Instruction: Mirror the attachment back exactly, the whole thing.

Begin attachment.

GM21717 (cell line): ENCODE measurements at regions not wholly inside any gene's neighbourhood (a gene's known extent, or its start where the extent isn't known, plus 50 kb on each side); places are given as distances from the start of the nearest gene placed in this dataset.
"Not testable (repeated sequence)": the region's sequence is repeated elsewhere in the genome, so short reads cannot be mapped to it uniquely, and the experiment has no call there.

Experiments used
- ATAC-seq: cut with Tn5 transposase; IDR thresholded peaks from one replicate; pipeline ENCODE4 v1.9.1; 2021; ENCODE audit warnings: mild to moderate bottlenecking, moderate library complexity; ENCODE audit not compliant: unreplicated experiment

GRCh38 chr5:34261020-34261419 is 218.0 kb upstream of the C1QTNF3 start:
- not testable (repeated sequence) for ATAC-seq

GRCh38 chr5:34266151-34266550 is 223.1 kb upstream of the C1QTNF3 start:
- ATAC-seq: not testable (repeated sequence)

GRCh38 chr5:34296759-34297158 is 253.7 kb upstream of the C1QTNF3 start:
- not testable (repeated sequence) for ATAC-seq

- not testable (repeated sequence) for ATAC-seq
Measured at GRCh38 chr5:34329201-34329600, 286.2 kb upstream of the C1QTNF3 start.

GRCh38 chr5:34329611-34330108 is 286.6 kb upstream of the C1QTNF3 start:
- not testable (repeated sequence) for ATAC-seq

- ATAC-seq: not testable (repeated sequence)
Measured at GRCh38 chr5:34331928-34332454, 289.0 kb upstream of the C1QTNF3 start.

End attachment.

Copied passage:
GM21717 (cell line): ENCODE measurements at regions not wholly inside any gene's neighbourhood (a gene's known extent, or its start where the extent isn't known, plus 50 kb on each side); places are given as distances from the start of the nearest gene placed in this dataset.
"Not testable (repeated sequence)": the region's sequence is repeated elsewhere in the genome, so short reads cannot be mapped to it uniquely, and the experiment has no call there.

Experiments used
- ATAC-seq: cut with Tn5 transposase; IDR thresholded peaks from one replicate; pipeline ENCODE4 v1.9.1; 2021; ENCODE audit warnings: mild to moderate bottlenecking, moderate library complexity; ENCODE audit not compliant: unreplicated experiment

GRCh38 chr5:34261020-34261419 is 218.0 kb upstream of the C1QTNF3 start:
- not testable (repeated sequence) for ATAC-seq

GRCh38 chr5:34266151-34266550 is 223.1 kb upstream of the C1QTNF3 start:
- ATAC-seq: not testable (repeated sequence)

GRCh38 chr5:34296759-34297158 is 253.7 kb upstream of the C1QTNF3 start:
- not testable (repeated sequence) for ATAC-seq

- not testable (repeated sequence) for ATAC-seq
Measured at GRCh38 chr5:34329201-34329600, 286.2 kb upstream of the C1QTNF3 start.

GRCh38 chr5:34329611-34330108 is 286.6 kb upstream of the C1QTNF3 start:
- not testable (repeated sequence) for ATAC-seq

- ATAC-seq: not testable (repeated sequence)
Measured at GRCh38 chr5:34331928-34332454, 289.0 kb upstream of the C1QTNF3 start.